Climbing and Biking around the Black Hills
After a big farmhouse breakfast at Circle View Ranch, we blazed out of the Badlands, through Rapid City, and into Custer State Park. I had heard that the Black Hills were gorgeous from multiple reliable sources, so I wanted to see for myself. We thought that a good way to get an introduction to the park was from up high. Kerry’s former boss had just been to the park and hiked to Harney Peak and was raving about the hike and the amazing views at the top. We looped around the park, did the obligatory drive by of Mount Rushmore, and then tackled the hike to the 7,244 foot summit.
The forest where we began the hike, was decimated. We found out later that they had to clear-cut huge swaths of the forest because of pine beetle infestation and all of the damage it has done. They had to cut down the trees to try to kill the larva to stop the spread. There were piles of trees and branches stacked all throughout Custer and in various areas in the beginning of our hike. It was really a beautiful landscape, somehow, despite the devastation. The trail itself was dotted with mica, which make it twinkle in the sunlight. There were wildflowers growing everywhere and the air was fragrant and sweet.
It was a challenging hike up the mountain almost 3,000 feet, with twists and turns. The last couple miles of the hike were in the Black Elk Wilderness and we had to register before continuing. We were both really surprised at how many families and older folks we saw at this part of the hike. At one really tough part of the hike, the sight of a couple probably twenty years older than us, inspired us and kept us moving upward. This part of the hike was seriously strenuous as we climbed the rocky path to the granite lookout tower with 360 degree views. The wind was intense and the spectacular view, even more so.
We worked up quite an appetite on that 8 mile hike so were praying that we could find better food in Hill City or near our B&B, the Coyote Blues Village. We were greeted by our VERY charming Swiss hosts, Christine and Hans, who showed us to our rooms and directed us to a nearby restaurant called Bistro on the Terrace. After a body-and-soul-reviving shower, we scooted over to the Bistro. It was a perfect temperature, the deck was twinkling with lights, and the wine list was very reasonable and was filled with very solid options. We ordered a refreshing bottle of New Zealand Sauvignon Blanc and took in the lush, pine-covered hills around us. After a delicious Mediterranean Platter, excellent salads with real mixed greens (as opposed to iceberg), freshly-baked bread, and a shared roasted chicken dinner with rosemary potatoes and broccoli rabe with pancetta, we both let out a big sigh of relief that we had found a pocket of culinary sophistication in the Black Hills.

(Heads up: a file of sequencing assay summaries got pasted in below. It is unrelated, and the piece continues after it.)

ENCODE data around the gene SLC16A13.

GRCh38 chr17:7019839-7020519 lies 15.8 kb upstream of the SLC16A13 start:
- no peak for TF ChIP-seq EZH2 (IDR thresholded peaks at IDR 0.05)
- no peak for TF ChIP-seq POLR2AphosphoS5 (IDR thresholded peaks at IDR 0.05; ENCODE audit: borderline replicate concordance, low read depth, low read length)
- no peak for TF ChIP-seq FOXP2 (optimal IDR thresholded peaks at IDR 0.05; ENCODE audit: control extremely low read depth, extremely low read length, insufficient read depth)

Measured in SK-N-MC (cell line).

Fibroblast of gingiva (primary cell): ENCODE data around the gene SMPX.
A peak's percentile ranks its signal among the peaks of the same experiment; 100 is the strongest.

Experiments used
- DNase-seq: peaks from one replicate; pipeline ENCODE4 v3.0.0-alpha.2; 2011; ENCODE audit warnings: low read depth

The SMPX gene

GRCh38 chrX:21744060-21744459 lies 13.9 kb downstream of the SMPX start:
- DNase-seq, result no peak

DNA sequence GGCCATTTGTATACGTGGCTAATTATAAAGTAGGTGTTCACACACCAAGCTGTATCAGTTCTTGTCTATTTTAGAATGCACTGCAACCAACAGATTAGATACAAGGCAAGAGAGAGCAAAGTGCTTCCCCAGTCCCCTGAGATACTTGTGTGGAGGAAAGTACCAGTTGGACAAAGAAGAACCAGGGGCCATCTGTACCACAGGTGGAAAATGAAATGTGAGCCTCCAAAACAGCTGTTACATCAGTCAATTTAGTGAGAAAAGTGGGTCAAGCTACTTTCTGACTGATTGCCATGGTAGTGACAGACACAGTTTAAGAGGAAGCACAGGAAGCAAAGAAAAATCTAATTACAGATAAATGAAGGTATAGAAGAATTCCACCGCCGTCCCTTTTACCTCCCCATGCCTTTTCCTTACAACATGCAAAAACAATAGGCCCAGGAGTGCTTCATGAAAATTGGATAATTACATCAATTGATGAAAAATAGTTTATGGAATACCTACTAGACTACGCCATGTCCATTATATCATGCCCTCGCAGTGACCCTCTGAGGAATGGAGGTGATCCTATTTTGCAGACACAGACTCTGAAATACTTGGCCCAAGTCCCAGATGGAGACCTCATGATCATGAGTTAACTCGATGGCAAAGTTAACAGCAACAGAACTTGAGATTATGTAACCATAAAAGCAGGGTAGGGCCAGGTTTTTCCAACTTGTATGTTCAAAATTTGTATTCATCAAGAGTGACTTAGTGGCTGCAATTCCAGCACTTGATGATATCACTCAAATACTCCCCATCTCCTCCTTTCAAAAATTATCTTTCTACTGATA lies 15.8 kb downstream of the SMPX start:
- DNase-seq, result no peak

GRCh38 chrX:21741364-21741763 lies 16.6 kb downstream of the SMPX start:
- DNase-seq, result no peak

We slept so soundly that night after a dip in our private hot tub at the B&B. We were both wishing that we had more time to stay in this wonderful inn with their filling and delicious European breakfasts and soft, bamboo sheets. Wistfully, we headed off to Deadwood.
A friendly local told us about the Mickelson Trail, 110 miles of bike paths, made from converted railtracks, that snaked around the Black Hills. One of the path heads is in Deadwood, so we headed there to check out the historic city from the back end. We road the path leading from Deadwood and biked towards Hill City a few miles. The path followed along a running picturesque stream and up a hill flanked by a steep slope laden with slate pieces. So tempted by the idea of a cheese platter made from Deadwood slate, so we picked out a good one, and tucked a good piece in the back of Kerry’s shorts as we biked, with dusty legs, back to the car. We headed from there to Billings.